The struggle to build transit projects on time and within budget

Ian Austen
After more than a decade of construction, a major intersection in Toronto remains a chasm from a light rail project.Ian Austen/The New York Times

July 9, 2022

Canada is on a mass transit building spree. But to say that things are not going according to plan would be an understatement.

On Thursday, a justice of the Court of Appeal for Ontario leading a provincial inquiry wrapped up three weeks of testimony on Ottawa’s light rail system. The project has been described as a debacle after being plagued with delays, repeated shutdowns, equipment failures and a destructive derailment that closed the entire system for seven weeks.

In Toronto, a 19-kilometer stretch of Eglinton Avenue is still a mess, 11 years on, with a giant excavation where it crosses Yonge Street. Bus trips along the major artery remain jarring as construction continues on a rail system that was supposed to open two years ago. That may not happen until next year.

Last month, an elevated rail network in Montreal known as the Réseau Express Métropolitain delayed some of its openings until 2024. And earlier plans for another network costing 10 billion Canadian dollars were set back when the Caisse de Dépôt et Placement du Québec, the province’s pension and investment fund, left the project after many residents said that its downtown portion would disfigure the city and after the transit authority said that it would siphon too much business from its existing routes.

Aside from delays, cost overruns and all-around headaches, what these projects have in common is that they were structured as public-private partnerships, an approach that first gained momentum in Canada during the 1990s. Rather than follow the traditional route of managing, owning and maintaining the project, governments strike a deal with a business — most often a special company formed by several corporations — to handle the work under contract.

But the struggles in those transit projects have now taken the shine off such partnerships.

“There is definitely a rethinking on public-private partnerships in Canada, and it’s been precipitated by the transit sector,” said Matti Siemiatycki, the director of the Infrastructure Institute at the School of Cities at the University of Toronto. “Transit has just added a whole other level of complexity, and the record is decidedly mixed.”

An inquiry is examining the myriad troubles plaguing Ottawa’s light rail system.Ian Austen/The New York Times

At first, the partnerships were mostly used to build and maintain large public buildings like hospitals. For the most part, Professor Siemiatycki said, they generally worked out well.

In theory, collaborating with a group of companies can bring expertise and skills that governments lack to get the project done efficiently and on time.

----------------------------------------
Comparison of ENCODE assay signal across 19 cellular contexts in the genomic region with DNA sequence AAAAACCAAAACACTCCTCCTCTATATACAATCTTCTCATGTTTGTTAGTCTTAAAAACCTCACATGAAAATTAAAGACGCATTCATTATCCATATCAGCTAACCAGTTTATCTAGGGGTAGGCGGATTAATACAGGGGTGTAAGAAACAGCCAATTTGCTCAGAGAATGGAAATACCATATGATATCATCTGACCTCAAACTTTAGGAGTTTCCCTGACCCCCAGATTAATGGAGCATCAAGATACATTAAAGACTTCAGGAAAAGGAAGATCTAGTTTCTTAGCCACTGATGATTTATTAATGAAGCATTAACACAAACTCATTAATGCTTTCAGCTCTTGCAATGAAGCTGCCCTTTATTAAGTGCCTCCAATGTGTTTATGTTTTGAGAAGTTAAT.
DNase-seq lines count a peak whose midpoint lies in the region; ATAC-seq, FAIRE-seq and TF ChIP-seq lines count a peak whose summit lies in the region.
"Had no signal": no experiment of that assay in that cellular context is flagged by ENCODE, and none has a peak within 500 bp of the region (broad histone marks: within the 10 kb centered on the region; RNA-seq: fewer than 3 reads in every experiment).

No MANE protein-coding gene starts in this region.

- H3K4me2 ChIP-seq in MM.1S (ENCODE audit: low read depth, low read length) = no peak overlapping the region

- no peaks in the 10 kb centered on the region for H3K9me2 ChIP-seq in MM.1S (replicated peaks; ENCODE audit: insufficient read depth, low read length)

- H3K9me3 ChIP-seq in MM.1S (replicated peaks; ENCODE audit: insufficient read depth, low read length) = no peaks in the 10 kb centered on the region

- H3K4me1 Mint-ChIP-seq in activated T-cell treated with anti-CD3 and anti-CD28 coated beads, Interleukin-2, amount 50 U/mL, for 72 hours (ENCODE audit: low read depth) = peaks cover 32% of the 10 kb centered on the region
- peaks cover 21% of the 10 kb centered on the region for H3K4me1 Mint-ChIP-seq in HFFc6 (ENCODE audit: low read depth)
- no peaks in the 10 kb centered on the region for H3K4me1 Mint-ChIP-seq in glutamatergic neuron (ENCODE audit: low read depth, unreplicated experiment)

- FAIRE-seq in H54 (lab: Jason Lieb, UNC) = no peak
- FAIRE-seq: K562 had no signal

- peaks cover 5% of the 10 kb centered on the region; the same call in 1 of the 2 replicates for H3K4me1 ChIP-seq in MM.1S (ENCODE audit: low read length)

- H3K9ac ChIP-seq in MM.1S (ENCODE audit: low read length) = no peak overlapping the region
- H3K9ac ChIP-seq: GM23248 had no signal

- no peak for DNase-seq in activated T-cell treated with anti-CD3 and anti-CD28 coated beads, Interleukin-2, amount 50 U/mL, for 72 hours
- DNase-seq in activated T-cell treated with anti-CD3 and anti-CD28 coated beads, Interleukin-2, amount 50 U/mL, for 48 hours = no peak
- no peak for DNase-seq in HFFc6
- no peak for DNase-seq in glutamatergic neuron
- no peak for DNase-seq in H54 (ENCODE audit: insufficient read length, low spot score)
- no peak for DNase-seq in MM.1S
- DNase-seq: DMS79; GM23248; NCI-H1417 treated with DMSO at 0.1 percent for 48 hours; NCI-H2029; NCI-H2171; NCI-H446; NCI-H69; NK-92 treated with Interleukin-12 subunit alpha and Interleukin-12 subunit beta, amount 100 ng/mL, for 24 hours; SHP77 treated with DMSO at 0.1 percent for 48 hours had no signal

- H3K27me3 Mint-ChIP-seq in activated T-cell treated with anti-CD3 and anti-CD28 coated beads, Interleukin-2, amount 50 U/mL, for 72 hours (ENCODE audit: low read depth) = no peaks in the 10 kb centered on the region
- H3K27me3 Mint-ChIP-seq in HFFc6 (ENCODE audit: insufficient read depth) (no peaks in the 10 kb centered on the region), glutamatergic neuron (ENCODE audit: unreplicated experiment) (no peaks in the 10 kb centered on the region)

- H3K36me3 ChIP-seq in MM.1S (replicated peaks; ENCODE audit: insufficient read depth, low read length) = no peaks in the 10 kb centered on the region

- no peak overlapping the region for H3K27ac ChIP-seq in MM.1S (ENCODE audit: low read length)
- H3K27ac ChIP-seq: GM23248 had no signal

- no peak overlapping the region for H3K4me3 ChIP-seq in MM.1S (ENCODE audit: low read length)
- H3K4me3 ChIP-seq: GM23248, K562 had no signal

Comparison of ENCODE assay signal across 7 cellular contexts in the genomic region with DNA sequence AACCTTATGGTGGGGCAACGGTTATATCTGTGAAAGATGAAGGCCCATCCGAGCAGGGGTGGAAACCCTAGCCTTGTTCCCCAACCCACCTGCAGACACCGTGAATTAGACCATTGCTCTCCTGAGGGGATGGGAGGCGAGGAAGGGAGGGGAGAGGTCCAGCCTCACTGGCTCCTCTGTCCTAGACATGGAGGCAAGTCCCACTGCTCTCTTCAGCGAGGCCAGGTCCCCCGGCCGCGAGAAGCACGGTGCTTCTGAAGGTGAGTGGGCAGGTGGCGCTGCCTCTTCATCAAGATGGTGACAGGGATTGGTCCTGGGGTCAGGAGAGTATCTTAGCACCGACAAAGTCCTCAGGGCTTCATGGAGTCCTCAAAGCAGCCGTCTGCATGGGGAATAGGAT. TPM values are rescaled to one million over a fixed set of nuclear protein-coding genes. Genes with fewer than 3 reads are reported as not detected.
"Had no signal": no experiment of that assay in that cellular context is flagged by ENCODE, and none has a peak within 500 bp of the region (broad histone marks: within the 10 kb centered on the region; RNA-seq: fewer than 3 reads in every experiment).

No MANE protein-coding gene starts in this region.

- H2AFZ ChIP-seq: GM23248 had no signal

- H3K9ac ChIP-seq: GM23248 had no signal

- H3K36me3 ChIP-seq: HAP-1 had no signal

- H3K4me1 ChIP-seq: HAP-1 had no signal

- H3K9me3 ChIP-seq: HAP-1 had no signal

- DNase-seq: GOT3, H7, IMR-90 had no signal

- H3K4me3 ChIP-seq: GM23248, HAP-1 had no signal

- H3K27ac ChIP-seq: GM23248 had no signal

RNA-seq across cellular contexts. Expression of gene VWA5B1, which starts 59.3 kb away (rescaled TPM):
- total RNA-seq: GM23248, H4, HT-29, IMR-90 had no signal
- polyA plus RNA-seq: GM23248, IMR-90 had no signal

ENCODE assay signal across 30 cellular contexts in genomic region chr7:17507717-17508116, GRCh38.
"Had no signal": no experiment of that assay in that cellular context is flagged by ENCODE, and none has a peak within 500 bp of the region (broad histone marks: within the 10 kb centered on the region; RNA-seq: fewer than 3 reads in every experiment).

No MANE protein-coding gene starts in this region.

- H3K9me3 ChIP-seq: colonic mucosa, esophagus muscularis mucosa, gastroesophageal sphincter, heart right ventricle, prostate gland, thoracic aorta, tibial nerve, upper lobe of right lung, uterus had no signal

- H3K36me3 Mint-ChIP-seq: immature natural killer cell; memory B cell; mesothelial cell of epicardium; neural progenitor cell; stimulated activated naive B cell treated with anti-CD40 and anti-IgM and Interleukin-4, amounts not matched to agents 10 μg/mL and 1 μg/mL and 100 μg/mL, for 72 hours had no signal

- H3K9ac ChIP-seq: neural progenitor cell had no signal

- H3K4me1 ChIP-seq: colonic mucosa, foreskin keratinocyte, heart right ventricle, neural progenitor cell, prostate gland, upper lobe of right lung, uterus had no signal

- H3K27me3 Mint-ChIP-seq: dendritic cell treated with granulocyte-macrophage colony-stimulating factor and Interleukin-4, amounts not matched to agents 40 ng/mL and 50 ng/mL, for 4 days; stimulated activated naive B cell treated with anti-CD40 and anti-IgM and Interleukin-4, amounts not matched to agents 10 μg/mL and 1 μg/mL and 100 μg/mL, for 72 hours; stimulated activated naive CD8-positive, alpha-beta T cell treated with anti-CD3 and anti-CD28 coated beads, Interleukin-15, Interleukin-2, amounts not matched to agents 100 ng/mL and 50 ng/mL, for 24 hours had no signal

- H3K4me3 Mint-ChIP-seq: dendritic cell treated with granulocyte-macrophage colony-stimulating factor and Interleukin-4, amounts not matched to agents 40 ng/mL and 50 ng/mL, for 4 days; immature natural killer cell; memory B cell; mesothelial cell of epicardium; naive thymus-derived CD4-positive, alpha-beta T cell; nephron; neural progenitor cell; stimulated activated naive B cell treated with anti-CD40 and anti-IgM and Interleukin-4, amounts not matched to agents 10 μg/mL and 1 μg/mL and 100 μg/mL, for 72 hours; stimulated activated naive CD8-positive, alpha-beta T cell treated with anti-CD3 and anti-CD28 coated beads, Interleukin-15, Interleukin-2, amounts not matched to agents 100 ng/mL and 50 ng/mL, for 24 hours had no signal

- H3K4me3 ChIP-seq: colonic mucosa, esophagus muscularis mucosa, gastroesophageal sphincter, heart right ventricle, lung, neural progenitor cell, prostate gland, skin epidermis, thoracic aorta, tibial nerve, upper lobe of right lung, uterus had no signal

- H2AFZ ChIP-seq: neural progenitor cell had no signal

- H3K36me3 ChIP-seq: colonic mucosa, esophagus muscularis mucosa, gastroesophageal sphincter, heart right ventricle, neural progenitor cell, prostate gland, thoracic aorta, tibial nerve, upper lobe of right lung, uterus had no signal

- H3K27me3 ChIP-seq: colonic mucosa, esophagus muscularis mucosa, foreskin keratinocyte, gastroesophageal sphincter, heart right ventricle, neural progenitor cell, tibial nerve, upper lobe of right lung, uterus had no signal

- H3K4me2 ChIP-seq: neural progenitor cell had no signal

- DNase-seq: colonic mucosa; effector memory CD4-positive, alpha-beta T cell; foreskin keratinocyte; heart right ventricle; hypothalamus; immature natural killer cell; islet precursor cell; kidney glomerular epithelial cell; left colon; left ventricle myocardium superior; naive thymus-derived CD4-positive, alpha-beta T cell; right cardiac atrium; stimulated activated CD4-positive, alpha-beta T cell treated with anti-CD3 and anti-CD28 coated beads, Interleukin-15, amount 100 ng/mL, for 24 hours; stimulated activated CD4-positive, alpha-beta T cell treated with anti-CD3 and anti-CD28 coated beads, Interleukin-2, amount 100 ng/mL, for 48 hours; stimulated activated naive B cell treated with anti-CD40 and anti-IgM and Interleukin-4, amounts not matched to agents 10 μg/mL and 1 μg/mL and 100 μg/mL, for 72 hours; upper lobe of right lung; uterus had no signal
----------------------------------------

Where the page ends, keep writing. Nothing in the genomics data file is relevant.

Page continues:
And while it costs cities more to use partnerships, those extra costs on the front end mean overruns can be unloaded onto the private-sector partners and penalties can be set up that discourage or prevent delays.

“It’s like an insurance policy that if things go wrong down the road, then they are the private sector’s responsibility,” Professor Siemiatycki said.

That idea, he said, has been badly shaken. In 2020, Crosslinx, the private consortium behind the Toronto rail project, sued the local transit body for 134 million Canadian dollars in extra costs it claimed were related to the pandemic. The two sides reached an out-of-court settlement, with the transit authority agreeing to reimburse Crosslinx an undisclosed amount.

“Governments used to say they were paying more upfront, but they were well protected in the case of a large cost overrun or delays or poor delivery,” Professor Siemiatycki said. “What’s happened in practice is that many of those risks and the cost of those risks have boomeranged back to governments. It’s becoming clear that government is the risk holder of last resort.”

And the contractual nature of the partnerships has often left the public and even politicians in the dark about exactly what’s going on.

Not all of the public-private transit partnerships have turned sour. Professor Siemiatycki said that Vancouver’s Canada Line train system was generally a success, as was a light rail system in the twin Ontario cities of Kitchener and Waterloo.

Several cities have struggled with private sector transit partnershipsIan Austen/The New York Times

It’s also unclear whether using the old-fashioned approach would have kept the projects on track with their timelines and budgets. For years, for instance, the Toronto Transit Commission managed a major extension of one of its subway lines. It opened in 2017 — two years later than expected. Its budget of 1.5 billion Canadian dollars had more than doubled.

It’s not just governments that are questioning the value of the partnerships. SNC-Lavalin, an engineering firm in Montreal that is a major partner in the Toronto and Ottawa projects, has sworn off public-private partnerships for the foreseeable future.

Transit projects, however, are clearly a major priority for Canada. Among other things, the federal government views them as important tools for meeting the country’s carbon emissions reduction goals.

With more projects on the way, Professor Siemiatycki said it would be critical for the country to figure out a better way to build them.

“It continues to be a really big issue in Canada,” he said. “There’s a lot of hope and aspirations being connected with major public transit investment. But it really, really isn’t common to get the delivery right.”

A native of Windsor, Ontario, Ian Austen was educated in Toronto, lives in Ottawa and has reported about Canada for The New York Times for the past 16 years. Follow him on Twitter at @ianrausten.

[Top photo: After more than a decade of construction, a major intersection in Toronto remains a chasm from a light rail project.Ian Austen/The New York Times]